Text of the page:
Irregular heartbeats, or arrhythmias, are a common medical condition in the United States and occur when electrical signals that control heart muscles become uncoordinated and fail to work properly. Heart arrhythmias can be harmless and pass with nothing more than a feeling of fluttering or racing in the chest. However, some types of arrhythmias can lead to a quick and unexpected death.
Aside from death, arrhythmias are thought to be an underlying cause of disorders such as Alzheimer’s disease and age-related dementias, and can lead to heart failure, cardiac arrest, and stroke. As mentioned above, arrhythmias are prevalent in the United States, and a common type of arrhythmia, called atrial fibrillation, affects close to 12.1 million Americans.
Treatment for arrhythmia varies and includes drug-based therapies and more invasive procedures like pacemaker implantation. However, in a recently published article, researchers from Duke University explain how engineered bacterial genes can be delivered to the heart to treat arrhythmia.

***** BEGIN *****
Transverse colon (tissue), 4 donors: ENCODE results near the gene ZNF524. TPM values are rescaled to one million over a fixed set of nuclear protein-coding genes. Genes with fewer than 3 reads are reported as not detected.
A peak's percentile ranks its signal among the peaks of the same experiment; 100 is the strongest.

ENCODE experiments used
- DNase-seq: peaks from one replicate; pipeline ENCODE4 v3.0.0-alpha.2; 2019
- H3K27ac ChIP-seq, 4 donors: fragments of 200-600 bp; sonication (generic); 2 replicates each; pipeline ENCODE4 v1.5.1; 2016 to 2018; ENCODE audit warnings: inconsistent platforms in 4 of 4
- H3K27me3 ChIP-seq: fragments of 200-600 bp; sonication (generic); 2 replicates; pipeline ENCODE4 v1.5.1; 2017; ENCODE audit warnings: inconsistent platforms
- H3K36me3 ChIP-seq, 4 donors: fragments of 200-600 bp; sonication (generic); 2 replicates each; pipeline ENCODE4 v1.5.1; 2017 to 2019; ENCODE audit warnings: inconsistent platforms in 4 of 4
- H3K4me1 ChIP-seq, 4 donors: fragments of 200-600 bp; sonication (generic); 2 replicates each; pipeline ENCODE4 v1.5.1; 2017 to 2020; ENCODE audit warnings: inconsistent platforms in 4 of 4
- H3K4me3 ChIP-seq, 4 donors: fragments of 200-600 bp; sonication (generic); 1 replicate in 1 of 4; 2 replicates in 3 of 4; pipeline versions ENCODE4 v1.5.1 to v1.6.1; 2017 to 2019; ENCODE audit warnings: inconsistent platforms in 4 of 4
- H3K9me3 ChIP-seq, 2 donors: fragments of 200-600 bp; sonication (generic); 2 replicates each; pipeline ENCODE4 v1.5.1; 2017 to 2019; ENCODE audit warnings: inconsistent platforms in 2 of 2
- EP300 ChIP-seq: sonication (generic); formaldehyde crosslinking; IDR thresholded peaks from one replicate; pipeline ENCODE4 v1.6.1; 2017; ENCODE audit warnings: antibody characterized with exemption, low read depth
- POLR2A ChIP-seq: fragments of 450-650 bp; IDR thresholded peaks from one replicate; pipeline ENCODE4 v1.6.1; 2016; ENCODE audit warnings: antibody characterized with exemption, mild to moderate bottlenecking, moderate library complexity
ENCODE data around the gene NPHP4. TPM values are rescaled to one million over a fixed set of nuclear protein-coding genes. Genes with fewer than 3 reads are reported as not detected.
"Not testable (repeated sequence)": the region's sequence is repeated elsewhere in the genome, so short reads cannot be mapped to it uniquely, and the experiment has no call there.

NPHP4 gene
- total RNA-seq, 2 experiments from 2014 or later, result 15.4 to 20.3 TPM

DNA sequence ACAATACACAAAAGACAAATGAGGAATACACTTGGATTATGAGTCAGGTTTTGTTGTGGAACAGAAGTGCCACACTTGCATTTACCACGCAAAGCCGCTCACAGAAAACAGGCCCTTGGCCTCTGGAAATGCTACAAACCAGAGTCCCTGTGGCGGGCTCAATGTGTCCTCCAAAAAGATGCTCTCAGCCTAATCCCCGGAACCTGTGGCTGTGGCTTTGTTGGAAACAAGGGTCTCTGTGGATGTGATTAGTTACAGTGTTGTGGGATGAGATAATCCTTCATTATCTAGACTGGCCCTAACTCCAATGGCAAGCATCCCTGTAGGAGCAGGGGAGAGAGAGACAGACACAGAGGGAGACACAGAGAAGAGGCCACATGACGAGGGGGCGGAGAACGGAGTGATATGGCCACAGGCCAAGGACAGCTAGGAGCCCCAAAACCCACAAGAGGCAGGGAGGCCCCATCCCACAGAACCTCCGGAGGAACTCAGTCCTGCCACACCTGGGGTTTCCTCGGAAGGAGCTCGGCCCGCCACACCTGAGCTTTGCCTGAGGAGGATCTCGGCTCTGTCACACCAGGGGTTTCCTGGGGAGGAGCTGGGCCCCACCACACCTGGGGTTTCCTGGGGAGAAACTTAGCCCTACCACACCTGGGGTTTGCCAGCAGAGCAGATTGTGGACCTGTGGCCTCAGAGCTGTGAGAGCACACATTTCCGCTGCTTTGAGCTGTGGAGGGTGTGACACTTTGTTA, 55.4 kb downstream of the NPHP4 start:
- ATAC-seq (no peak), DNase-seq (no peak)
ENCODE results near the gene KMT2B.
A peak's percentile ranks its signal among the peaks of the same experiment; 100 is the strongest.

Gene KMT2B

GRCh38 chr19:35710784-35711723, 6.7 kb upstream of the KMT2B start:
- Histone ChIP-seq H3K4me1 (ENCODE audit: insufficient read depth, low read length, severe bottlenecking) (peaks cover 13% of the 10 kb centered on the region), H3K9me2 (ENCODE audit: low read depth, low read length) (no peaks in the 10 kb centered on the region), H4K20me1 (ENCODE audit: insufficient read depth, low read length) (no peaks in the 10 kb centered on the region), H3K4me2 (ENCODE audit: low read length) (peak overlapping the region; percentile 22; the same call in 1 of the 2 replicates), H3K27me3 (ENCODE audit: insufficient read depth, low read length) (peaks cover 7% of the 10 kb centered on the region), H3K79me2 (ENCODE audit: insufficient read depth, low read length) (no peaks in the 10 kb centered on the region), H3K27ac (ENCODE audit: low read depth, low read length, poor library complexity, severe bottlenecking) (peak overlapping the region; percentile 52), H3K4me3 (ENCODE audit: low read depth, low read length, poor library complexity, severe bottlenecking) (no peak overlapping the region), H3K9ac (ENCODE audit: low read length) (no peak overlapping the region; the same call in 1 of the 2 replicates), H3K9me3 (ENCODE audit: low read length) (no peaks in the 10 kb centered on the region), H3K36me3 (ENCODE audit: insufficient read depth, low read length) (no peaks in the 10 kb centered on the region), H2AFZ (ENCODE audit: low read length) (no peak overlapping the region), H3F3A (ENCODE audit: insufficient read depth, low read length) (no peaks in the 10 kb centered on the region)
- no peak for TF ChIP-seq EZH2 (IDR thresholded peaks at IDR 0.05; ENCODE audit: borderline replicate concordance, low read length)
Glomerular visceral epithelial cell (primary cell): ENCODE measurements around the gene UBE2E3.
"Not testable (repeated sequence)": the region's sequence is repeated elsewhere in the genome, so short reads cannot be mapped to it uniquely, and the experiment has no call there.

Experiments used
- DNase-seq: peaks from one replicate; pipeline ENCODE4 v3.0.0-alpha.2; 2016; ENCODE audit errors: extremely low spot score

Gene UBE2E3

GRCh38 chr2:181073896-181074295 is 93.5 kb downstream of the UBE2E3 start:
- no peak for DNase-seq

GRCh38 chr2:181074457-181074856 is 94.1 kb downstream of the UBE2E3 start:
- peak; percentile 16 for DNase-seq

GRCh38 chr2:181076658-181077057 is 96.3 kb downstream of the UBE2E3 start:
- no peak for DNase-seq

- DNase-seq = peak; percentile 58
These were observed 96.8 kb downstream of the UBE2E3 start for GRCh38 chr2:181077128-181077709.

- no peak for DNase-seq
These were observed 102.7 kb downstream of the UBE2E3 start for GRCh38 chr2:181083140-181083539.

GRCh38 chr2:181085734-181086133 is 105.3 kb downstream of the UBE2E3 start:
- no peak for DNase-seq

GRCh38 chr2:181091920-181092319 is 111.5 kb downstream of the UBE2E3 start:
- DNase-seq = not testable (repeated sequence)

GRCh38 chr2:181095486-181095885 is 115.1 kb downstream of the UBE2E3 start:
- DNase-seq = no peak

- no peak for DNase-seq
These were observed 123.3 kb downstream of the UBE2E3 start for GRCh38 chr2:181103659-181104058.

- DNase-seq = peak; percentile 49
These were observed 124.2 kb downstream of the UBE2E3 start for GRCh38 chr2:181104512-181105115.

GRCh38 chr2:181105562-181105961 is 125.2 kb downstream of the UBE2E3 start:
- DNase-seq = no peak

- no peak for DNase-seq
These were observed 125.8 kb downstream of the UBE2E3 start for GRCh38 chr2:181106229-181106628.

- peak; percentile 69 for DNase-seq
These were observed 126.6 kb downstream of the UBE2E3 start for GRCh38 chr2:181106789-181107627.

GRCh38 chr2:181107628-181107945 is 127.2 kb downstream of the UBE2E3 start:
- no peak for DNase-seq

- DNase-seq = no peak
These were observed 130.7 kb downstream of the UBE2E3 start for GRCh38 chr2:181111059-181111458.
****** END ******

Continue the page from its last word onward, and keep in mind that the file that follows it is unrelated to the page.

While there are multiple causes for heart arrythmias, one common cause is a decrease in heart tissue excitability which is commonly caused by genetic mutations that lead to a decrease in heart sodium channels. Sodium channels are proteins that sit on the surface of excitable cells, such as the muscle cells of the heart. These channels are critical for allowing heart cells to communicate with each other and coordinate the contraction of the heart.
The research team hoped to correct this decrease in heart tissue excitability caused by low sodium channels. To do this, they engineered bacteria-derived sodium channels and packaged these engineered channels into adeno-associated viruses. This was an important feat the research team had to accomplish because mammalian-derived sodium channels are too large to be delivered to the heart.
As a first step, the researchers tested their bacteria-derived sodium channels in mice. When they delivered the engineered channels to the mice, the researchers found that the sodium channels were stably expressed in mouse heart tissue six weeks after delivery. Moreover, the bacterial derived sodium channels had no noticeable adverse effects on the heart.
Dr. Nenad Bursac, the lead author on the study, said, “We were able to improve how well heart muscle cells can initiate and spread electrical activity, which is hard to accomplish with drugs or other tools.” The researchers are continuing to refine their techniques and have already identified a different bacteria-derived sodium channel gene that appears to work better than the one they had tested in this study.
Sources: Mayo Clinic; New England Journal of Medicine; CDC; nature; Khan Academy